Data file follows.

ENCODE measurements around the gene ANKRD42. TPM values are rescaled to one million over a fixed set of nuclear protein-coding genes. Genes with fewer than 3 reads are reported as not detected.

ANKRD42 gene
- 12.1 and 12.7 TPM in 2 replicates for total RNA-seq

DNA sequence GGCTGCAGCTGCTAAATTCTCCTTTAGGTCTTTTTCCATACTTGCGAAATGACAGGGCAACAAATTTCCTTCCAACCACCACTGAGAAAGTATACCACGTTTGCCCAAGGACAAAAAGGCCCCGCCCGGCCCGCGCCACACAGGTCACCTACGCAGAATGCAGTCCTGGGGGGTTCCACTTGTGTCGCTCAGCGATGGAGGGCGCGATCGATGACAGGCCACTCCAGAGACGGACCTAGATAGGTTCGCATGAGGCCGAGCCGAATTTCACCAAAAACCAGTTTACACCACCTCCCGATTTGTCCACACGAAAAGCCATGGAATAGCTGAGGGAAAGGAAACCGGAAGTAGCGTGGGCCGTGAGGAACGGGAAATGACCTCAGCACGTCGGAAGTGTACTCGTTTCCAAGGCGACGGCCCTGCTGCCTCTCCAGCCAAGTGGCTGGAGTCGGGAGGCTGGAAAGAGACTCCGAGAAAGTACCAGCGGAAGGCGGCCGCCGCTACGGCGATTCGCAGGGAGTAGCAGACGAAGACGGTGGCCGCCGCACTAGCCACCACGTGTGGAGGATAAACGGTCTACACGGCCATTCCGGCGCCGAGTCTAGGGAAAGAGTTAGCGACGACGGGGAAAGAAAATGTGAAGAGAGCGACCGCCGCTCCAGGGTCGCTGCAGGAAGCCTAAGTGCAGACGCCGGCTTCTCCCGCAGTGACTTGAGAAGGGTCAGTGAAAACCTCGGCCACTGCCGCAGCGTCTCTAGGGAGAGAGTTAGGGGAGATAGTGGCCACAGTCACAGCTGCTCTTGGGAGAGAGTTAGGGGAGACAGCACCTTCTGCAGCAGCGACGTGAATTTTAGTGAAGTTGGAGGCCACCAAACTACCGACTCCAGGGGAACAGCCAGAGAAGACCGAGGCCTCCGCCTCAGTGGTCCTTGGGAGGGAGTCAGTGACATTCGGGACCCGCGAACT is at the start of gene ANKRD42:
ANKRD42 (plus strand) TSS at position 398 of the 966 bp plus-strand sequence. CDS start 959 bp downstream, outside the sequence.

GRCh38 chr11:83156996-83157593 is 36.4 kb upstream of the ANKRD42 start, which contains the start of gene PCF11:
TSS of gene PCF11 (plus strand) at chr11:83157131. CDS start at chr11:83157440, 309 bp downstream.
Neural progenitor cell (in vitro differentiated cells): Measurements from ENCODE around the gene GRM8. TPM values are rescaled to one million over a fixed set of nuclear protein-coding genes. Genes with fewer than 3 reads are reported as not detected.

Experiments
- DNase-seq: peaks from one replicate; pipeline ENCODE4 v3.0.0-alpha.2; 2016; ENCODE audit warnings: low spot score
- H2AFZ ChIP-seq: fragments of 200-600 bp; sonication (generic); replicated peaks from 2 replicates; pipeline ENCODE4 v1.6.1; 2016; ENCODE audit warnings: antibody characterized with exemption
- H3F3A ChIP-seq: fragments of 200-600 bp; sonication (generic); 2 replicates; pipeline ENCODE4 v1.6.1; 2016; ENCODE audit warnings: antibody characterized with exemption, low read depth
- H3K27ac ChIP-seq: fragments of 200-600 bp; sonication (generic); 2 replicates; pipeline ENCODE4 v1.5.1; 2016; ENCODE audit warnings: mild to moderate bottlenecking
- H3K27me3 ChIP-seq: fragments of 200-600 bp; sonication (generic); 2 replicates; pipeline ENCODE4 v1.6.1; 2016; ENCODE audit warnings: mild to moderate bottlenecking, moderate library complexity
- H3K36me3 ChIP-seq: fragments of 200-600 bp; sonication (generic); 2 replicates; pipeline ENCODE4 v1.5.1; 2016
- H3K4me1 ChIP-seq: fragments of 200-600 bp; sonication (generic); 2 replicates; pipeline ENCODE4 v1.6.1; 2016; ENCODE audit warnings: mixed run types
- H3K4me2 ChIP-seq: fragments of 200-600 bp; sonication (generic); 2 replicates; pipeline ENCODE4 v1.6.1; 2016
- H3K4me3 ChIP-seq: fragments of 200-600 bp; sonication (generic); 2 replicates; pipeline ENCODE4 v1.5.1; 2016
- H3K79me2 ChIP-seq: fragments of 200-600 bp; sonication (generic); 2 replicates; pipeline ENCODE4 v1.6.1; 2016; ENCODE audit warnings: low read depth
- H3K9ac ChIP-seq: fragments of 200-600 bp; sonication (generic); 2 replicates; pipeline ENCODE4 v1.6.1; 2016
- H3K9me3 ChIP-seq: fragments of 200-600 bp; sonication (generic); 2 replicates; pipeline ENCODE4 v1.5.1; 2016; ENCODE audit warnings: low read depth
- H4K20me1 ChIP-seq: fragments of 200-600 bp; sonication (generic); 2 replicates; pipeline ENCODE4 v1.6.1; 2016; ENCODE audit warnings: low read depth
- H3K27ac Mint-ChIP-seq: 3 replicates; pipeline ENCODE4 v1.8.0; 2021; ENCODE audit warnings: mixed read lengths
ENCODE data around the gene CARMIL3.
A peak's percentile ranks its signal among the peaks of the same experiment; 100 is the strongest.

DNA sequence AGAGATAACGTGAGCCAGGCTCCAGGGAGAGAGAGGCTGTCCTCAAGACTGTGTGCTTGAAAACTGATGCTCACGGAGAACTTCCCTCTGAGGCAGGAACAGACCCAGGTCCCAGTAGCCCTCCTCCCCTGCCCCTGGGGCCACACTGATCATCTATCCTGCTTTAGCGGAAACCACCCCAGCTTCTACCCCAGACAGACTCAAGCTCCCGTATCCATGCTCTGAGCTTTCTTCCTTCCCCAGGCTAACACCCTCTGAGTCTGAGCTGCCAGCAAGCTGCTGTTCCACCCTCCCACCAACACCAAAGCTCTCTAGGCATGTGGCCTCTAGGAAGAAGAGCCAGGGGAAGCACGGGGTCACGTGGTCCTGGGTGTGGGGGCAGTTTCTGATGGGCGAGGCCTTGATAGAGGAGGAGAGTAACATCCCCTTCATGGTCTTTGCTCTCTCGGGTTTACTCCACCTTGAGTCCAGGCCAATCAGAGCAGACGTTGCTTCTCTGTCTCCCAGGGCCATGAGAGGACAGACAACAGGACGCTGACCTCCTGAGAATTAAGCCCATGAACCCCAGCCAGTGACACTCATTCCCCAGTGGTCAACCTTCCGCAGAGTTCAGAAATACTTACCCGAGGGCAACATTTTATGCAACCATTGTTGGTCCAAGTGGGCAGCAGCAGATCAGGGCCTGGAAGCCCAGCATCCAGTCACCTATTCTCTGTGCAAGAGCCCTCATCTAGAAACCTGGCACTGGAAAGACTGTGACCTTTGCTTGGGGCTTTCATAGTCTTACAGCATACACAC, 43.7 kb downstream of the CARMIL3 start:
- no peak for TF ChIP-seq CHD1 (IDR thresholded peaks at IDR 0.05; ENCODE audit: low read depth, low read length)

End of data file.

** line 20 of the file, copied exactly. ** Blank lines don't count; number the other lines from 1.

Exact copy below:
- H3K9ac ChIP-seq: fragments of 200-600 bp; sonication (generic); 2 replicates; pipeline ENCODE4 v1.6.1; 2016